City Skylines (and Their Effect On Small Town Girls)

{From Bailey, Precariosities’ Director of Content}


Skylines. I adore them. They captivate me, and I’ve spent the better part of the past few years trying to figure out why. They’re just towers, just buildings, just bridges, just Ferris wheels, just space needles.

But have you ever looked at the way the edges of man’s tinkering just barely brush against God’s thick brushstrokes of gold, red, blue? I swear, I see the sun hitting Cincinnati (of all places) just right, and I forget how to breathe. I see the perfect reflection of Chicago, in all its glory, shimmering hazily on Lake Michigan—and I just stare. I drive into Nashville on I-65, and I whisper hello to the buildings that I know are as alive as I am, and can surely hear me. (Then I miss my exit onto I-40 so whatever.)

I’m a small-town girl. The map of my little hometown is burned into the edges of my mind. I don’t look both ways before I cross the street. The skyline consists of a bunch of brick apartments and one semi-tall courthouse. That’s all. No skyscrapers. Just bricks. I moved into a slightly larger town for college, but the skyline is pretty much the same.

So naturally, the first time Chicago flirted with my heart, I thought I was overreacting. It’s just a city, Bailey. Just a few blueprints made reality. Just the handiwork of construction guys. But then my best friends let me tag along on their trip to Nashville, and I lost a piece of my heart there, too. And then I actually made the drive to Indianapolis, rather than sulking in the back of a band bus, and I dropped another piece. Even Louisville, the first time I drove to Nashville myself, demanded my attention as I crossed over the bridge and met its eyes. And let me tell you—that city is the most arbitrary city and I hate it—but it refuses to be ignored.

Every time I see a new skyline, I decide to move there. Every time I think of a city I’m interested in living in, I Google the skyline. I’ve never been much for love at first sight, but when I get my first glimpse at a new skyline… I get it. I really do.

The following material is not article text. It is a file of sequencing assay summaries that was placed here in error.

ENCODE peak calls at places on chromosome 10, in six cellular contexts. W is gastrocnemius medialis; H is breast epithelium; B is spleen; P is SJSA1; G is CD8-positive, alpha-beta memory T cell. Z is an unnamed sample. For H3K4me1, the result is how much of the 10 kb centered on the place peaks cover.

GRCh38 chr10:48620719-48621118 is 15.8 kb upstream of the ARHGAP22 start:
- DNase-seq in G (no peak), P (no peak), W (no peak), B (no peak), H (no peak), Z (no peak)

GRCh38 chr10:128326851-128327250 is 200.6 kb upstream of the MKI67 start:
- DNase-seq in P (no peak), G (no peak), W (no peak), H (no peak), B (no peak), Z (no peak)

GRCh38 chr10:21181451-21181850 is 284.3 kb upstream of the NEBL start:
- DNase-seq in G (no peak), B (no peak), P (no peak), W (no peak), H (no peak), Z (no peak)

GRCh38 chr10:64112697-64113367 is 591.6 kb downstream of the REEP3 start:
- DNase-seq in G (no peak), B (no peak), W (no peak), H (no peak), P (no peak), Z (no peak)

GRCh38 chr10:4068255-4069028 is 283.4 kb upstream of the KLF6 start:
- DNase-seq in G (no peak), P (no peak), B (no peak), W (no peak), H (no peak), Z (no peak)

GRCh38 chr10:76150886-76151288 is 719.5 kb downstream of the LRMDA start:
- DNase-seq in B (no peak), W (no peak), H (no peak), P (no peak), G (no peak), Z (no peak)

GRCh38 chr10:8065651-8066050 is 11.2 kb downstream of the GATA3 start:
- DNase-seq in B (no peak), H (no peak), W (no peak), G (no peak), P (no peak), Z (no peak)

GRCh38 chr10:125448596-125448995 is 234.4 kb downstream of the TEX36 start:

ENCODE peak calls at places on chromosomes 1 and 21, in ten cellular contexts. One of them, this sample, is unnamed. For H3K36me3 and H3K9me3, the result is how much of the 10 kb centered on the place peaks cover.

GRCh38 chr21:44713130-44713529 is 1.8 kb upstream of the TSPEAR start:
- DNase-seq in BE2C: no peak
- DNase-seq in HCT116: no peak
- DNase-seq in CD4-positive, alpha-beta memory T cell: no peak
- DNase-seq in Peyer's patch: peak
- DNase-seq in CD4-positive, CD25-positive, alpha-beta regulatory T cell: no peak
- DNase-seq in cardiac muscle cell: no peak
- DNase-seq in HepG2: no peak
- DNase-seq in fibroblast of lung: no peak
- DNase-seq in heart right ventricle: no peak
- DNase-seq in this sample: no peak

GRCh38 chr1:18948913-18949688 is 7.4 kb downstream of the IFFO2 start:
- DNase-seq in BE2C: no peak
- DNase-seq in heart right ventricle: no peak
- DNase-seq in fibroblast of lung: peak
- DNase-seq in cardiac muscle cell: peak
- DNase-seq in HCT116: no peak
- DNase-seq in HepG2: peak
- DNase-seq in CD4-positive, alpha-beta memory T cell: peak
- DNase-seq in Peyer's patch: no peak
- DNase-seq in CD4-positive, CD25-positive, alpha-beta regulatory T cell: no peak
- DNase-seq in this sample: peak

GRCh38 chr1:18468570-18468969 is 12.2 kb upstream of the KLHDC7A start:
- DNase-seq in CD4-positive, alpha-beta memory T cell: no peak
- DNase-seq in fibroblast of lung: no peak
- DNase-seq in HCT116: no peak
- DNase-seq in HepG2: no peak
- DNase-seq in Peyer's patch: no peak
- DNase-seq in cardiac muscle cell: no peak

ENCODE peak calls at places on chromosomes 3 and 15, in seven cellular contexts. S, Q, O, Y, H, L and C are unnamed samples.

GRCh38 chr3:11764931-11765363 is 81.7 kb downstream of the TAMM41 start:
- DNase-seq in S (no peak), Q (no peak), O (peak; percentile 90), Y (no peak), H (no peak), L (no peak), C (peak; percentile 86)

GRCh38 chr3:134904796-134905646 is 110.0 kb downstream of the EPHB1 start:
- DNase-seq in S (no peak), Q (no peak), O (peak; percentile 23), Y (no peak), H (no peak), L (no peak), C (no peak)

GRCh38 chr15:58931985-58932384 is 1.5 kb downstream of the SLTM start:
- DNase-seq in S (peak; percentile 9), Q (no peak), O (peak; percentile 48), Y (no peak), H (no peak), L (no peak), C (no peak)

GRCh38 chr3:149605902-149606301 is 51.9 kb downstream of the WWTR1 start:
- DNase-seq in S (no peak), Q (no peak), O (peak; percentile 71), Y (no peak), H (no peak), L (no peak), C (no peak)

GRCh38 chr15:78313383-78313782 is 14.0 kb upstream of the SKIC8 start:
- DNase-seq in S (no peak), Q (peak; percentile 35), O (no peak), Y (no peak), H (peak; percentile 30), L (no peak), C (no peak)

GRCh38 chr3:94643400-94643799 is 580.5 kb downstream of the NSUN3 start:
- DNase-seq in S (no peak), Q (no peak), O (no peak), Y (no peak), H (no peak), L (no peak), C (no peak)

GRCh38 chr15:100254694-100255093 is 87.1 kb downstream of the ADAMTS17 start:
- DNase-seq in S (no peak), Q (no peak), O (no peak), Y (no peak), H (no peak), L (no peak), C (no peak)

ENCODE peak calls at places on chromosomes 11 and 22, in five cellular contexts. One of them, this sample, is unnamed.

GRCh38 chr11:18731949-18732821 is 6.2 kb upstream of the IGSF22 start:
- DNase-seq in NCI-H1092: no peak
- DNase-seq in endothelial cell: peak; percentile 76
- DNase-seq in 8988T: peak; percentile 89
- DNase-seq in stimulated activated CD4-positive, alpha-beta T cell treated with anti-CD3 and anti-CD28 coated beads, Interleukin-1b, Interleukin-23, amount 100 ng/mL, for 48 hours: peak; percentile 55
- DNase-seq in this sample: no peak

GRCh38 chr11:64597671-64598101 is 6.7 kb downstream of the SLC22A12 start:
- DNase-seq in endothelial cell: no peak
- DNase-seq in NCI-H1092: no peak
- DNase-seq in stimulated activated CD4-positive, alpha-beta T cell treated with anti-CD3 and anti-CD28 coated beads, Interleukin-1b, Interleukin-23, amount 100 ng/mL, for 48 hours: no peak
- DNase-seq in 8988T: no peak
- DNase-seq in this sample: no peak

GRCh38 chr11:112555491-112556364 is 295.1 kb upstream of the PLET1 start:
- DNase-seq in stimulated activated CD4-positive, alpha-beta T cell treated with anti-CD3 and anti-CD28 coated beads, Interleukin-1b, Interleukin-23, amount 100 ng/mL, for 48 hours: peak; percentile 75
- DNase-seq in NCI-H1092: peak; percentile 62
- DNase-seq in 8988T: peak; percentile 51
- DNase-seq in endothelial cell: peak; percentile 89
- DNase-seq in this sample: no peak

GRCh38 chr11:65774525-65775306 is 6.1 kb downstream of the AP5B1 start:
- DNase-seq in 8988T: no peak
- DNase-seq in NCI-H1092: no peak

Even if I’ve seen it before, I’m still going to try to capture it. Silly iPhones. They never do those skylines justice. But I will try, goshdarnit. Eventually, maybe, maybe, maybe, I’ll get the positioning just right.

It’s kind of funny, really. I’ve seen the aquamarine waters of the Caribbean, the scratchy deserts of Arizona, the monstrous Alps of Switzerland. Those gorgeous doodles of God’s hand are breathtaking, no question. They all testify to the majesty of a God far greater than we can possibly fathom.

And yet. Skylines.

Those are what tear it for me.

I might have felt ashamed of that for a while. Ashamed because I couldn’t quite appreciate mountains or valleys the way it seemed I was supposed to. Ashamed because I was so captivated by the works of mortals. Ashamed because they are just ordinary buildings, for the love.

But I’m not anymore.

Who said the works of man cannot testify to the majesty of God? Why did I feel like I wasn’t allowed to appreciate His splendor in the silhouettes of skylines?


God is beauty. He is the soul of it, the wellspring of its life. And He has gifted all of us to perceive it differently.

I love the Alps. I do. They’re my desktop screensaver. I love the Caribbean; it is bright and lovely, bitter and salty—and it reminds me so much of life. I love the desert—because it is a dry and weary land, and even in the midst of it I tasted the Fount of Living Water.

My soul, though, will always be in love with skylines. Because I cannot express how much I adore the idea of God using simple, ordinary people to create a hodgepodge of buildings that somehow both compete with and complement the colors of a sunset. It is the work of man reaching toward the heavens with outstretched fingertips. It is the whisper of all of creation murmuring, “Come, Lord Jesus.” It is a hopelessly heavenly mixture of God’s glory and man’s God-given creativity.

So yes, I do fall in love with the juxtaposition of buildings that were created by the hands of men and the Mind of God.

But I can’t say I feel bad about that.

He’s still God. He’s still good.

He still takes my breath away, one marvelous skyline at a time.


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